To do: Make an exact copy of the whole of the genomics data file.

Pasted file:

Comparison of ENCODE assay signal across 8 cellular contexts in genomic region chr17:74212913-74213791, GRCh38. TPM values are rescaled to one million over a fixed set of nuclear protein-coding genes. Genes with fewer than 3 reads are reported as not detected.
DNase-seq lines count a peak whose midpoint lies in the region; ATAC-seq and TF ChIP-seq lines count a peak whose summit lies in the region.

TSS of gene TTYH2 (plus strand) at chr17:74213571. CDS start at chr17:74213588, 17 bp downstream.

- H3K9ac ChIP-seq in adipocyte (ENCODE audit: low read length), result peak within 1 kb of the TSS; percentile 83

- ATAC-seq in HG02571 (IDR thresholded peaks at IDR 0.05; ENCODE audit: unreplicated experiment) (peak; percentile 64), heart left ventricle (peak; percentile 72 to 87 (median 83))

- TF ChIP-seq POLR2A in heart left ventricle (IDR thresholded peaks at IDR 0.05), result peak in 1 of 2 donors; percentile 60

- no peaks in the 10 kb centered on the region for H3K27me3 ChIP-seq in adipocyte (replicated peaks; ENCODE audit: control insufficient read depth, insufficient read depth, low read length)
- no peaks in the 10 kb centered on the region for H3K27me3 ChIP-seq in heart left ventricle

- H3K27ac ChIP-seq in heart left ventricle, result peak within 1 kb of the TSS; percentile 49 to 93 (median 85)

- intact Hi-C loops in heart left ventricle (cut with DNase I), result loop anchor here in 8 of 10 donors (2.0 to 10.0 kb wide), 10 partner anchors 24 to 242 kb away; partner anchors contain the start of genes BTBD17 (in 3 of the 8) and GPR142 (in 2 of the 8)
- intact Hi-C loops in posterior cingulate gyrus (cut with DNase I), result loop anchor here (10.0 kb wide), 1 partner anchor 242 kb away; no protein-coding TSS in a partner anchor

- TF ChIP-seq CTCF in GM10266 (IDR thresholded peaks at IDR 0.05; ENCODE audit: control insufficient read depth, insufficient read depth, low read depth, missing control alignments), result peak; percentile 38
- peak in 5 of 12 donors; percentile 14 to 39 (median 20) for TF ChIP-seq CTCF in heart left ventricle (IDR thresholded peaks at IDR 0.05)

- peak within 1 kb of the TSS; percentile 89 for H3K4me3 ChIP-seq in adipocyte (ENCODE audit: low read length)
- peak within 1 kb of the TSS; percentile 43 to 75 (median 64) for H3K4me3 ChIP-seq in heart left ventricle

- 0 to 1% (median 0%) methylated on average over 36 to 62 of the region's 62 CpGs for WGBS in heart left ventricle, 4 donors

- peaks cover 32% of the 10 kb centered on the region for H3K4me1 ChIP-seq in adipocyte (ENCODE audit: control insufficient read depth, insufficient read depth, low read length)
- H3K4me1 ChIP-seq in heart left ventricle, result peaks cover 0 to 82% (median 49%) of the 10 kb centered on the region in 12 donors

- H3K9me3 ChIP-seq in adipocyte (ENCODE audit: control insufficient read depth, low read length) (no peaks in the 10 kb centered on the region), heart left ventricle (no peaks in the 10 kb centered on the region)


Comparison of ENCODE assay signal across 8 cellular contexts in genomic region chr17:74212913-74213791, GRCh38. TPM values are rescaled to one million over a fixed set of nuclear protein-coding genes. Genes with fewer than 3 reads are reported as not detected.
DNase-seq lines count a peak whose midpoint lies in the region; ATAC-seq and TF ChIP-seq lines count a peak whose summit lies in the region.

TSS of gene TTYH2 (plus strand) at chr17:74213571. CDS start at chr17:74213588, 17 bp downstream.

- H3K9ac ChIP-seq in adipocyte (ENCODE audit: low read length), result peak within 1 kb of the TSS; percentile 83

- ATAC-seq in HG02571 (IDR thresholded peaks at IDR 0.05; ENCODE audit: unreplicated experiment) (peak; percentile 64), heart left ventricle (peak; percentile 72 to 87 (median 83))

- TF ChIP-seq POLR2A in heart left ventricle (IDR thresholded peaks at IDR 0.05), result peak in 1 of 2 donors; percentile 60

- no peaks in the 10 kb centered on the region for H3K27me3 ChIP-seq in adipocyte (replicated peaks; ENCODE audit: control insufficient read depth, insufficient read depth, low read length)
- no peaks in the 10 kb centered on the region for H3K27me3 ChIP-seq in heart left ventricle

- H3K27ac ChIP-seq in heart left ventricle, result peak within 1 kb of the TSS; percentile 49 to 93 (median 85)

- intact Hi-C loops in heart left ventricle (cut with DNase I), result loop anchor here in 8 of 10 donors (2.0 to 10.0 kb wide), 10 partner anchors 24 to 242 kb away; partner anchors contain the start of genes BTBD17 (in 3 of the 8) and GPR142 (in 2 of the 8)
- intact Hi-C loops in posterior cingulate gyrus (cut with DNase I), result loop anchor here (10.0 kb wide), 1 partner anchor 242 kb away; no protein-coding TSS in a partner anchor

- TF ChIP-seq CTCF in GM10266 (IDR thresholded peaks at IDR 0.05; ENCODE audit: control insufficient read depth, insufficient read depth, low read depth, missing control alignments), result peak; percentile 38
- peak in 5 of 12 donors; percentile 14 to 39 (median 20) for TF ChIP-seq CTCF in heart left ventricle (IDR thresholded peaks at IDR 0.05)

- peak within 1 kb of the TSS; percentile 89 for H3K4me3 ChIP-seq in adipocyte (ENCODE audit: low read length)
- peak within 1 kb of the TSS; percentile 43 to 75 (median 64) for H3K4me3 ChIP-seq in heart left ventricle

- 0 to 1% (median 0%) methylated on average over 36 to 62 of the region's 62 CpGs for WGBS in heart left ventricle, 4 donors

- peaks cover 32% of the 10 kb centered on the region for H3K4me1 ChIP-seq in adipocyte (ENCODE audit: control insufficient read depth, insufficient read depth, low read length)
- H3K4me1 ChIP-seq in heart left ventricle, result peaks cover 0 to 82% (median 49%) of the 10 kb centered on the region in 12 donors

- H3K9me3 ChIP-seq in adipocyte (ENCODE audit: control insufficient read depth, low read length) (no peaks in the 10 kb centered on the region), heart left ventricle (no peaks in the 10 kb centered on the region)